Sunday, June 8, 2014

The Belgrade Fortress - Kalemegdan

Kalemegdan

When you step in Kalemegdan, especially in the summer, you will feel a peace and serenity. Although it is so close to the city center, with its parks, walking paths, shady benches, green lawns, art pavilion and birds. Kalemegdan takes you to a magical world. It's also the biggest and most beautiful park in Belgrade dates from the XIX century. On the edge of Kalemegdan 105 m above the sea level, overlooking the confluence of the Sava and the Danube rivers lies the Belgrade fortress.


Belgrade Fortress Eastern Gate II drawing, late XVIII century.
Annual of the City of Belgrade (XIX)

The Belgrade fortress is one of the most fascinating points of the sacral and secular geography of Eurasia. According to the current study of history, the Romans built the first fortress about one hundred years before Christ as a very significant defence point on the Danube border of the Roman Empire.
Since its construction, the Belgrade fortress has been constantly attacked and defended, destroyed and renovated. Chronicles trace a history of about 40 to 60 devastation of the fortress. It is evident that celebrated heroes fought on both sides of the walls or they become famous in the battles they led on behalf of the fortress.


Fortress of Belgrade as it looked in the middle ages. Lower and upper town with the palace are visible, Belgrade 16th century.


" The orders to attack the fortress of Belgrade or to defend it until the last men dies were given by Licinius Attila, the Avarian Kagan, by Byzantine emperors Justinian, Emmanuel Comnenus, Isaak Angelus, The Hungarian Kings Solomon, Stephan II, Turkish sultans Murat II, Mehmed II the Conqueror, and Suleiman The Magnificent, German King Conrad III and French King Louis VII, Norwegian Prince Sigurd, Princess Guillaume and Villiam, and Godfrey De Bouillon, who was the Duke of Lower Lorraine and the later King of Jerusalem, were all remembered as the leaders of the crusaders or pilgrims, many of them were welcomed in peace or remembered as destroyers..."


 Zindan kapija is a Middle eve gate in Belgrade fortress on Kalemegdan, Belgrade, Serbia

In the time of the great migration of peoples, the Huns, Avars, Goths, Gepids and Bulgarians kept the Belgrade fortress under many sieges. It is claimed that in the 7th century the Slavs came and settled in the deserted and ruined Byzantine fortress. Later on, the Hungarians and Byzantines, Austrians and Turks, constantly fought over the city above the confluence of the Danube and Sava rivers.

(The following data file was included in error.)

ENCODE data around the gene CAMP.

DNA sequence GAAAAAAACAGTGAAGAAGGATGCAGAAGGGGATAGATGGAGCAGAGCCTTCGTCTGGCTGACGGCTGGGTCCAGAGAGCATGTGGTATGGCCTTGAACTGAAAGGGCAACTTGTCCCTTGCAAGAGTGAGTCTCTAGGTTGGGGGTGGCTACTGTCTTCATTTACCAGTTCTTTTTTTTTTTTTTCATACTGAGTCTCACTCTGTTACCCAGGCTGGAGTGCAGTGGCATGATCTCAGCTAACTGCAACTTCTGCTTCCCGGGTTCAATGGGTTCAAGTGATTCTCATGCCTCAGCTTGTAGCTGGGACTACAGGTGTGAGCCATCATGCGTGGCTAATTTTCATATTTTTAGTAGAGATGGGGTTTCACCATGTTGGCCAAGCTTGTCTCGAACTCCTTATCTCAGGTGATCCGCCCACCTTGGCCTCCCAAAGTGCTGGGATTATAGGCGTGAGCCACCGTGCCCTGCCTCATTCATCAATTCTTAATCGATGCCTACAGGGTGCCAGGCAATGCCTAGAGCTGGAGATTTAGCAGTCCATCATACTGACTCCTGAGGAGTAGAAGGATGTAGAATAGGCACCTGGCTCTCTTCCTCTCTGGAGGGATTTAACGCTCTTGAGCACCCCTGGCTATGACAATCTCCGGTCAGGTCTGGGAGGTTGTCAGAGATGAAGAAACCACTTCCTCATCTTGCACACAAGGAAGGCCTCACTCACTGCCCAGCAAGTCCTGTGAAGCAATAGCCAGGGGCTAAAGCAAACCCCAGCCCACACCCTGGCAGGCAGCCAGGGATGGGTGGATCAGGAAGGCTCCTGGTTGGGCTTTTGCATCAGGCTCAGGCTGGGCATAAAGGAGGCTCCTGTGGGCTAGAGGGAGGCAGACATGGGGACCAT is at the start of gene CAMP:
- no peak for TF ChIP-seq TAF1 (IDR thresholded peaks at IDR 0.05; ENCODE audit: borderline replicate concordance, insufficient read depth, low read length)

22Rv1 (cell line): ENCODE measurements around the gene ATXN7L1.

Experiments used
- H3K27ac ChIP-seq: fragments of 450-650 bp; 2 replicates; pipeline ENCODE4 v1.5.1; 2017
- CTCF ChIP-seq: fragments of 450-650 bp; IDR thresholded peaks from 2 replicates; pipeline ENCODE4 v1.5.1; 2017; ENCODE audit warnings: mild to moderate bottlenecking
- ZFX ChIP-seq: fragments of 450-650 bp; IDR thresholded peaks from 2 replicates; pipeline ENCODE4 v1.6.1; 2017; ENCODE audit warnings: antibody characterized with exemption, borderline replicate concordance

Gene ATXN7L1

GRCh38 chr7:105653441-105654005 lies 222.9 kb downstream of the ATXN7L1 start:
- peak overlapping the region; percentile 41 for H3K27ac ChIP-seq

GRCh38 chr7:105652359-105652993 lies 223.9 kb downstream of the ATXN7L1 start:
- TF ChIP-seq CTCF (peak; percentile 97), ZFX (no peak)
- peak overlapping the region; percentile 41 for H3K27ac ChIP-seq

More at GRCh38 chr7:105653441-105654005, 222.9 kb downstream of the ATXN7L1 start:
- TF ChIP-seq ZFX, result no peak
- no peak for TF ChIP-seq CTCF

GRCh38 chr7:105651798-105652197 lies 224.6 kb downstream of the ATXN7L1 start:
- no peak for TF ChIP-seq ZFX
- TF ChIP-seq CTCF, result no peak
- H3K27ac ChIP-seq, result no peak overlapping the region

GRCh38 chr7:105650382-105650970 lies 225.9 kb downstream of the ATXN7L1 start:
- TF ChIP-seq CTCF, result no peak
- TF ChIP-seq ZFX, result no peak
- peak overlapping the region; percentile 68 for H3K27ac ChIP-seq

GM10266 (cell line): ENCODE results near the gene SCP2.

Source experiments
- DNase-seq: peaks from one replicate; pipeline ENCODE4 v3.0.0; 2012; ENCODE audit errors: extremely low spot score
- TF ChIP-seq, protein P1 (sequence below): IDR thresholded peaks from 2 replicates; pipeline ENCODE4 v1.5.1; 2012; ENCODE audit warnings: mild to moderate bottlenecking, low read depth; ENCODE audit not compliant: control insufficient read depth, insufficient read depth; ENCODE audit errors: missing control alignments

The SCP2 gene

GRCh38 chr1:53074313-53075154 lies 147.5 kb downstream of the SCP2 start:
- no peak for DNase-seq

In the 12th century an almost unbelievable event took place, when the Belgrade fortress were reportedly transferred by boat over the river twice. First in 1127, Hungarians withdrawing in front of the Byzantines, relocated the fortress and built Zemun. In 1151 the Byzantine Emperor Emmanuel Comnenus conquered Zemun and brought back the fortress of Belgrade, using boats as well.
In its long and turbulent history, the Belgrade fortress, named " the vestibule of the Christianity" by the west Europeans and " the gate of the wars" by the Turks, was surely the prettiest at the beginning of the 15th century, in the time when it was Renaissance and governed by a despot, and also once again at the beginning of the 18th century when it was baroque and governed by the Austrians.


Kalemegdan, Stambol kapija, Belgrade (Serbia)

Over hundred engravings, made from 16th to the 19th century, preserved the images of the seven summit city and the memory about it. The scenes that not only describe the battles, sieges, conquests and defeats of the city, but also the scenes of the rare periods of peaceful gaps. Still, the most impressive are engravings with scenes of baroque Belgrade, which were made under Austrian rule of 1718-1739.


The Victor statue and view from Kalemegdan terrace. 

Among the paradoxes of Belgrade is certainly the fact that the creator of the Austrian fortress on who's remains we walk today, the Swiss General Nicolas Doscat De Morez was killed, later on, by Austrians under the walls of the fortress, because he allegedly ":surrendered the town of Nis to the Turks" in 1738.
The present remains of the Belgrade fortress were not a fortification in many years. Nowadays, we identify Kalemegdan with the rose of winds, the lovers rendezvous, Sahat (clock) Tower, churches Ruzica and St Petka, the Military Museum, Planetarium, the statue of Belgrade Victor, the Roman Well, sports terrains where Serbian basketball was born, with one of the prettiest parks in the city, with the Art Pavillion, the zoo, great restaurants, and view that is incomparable with any other.


Ruzica church, Kalemegdan


                                                            
                                                               Kalemegdan, aerial view.

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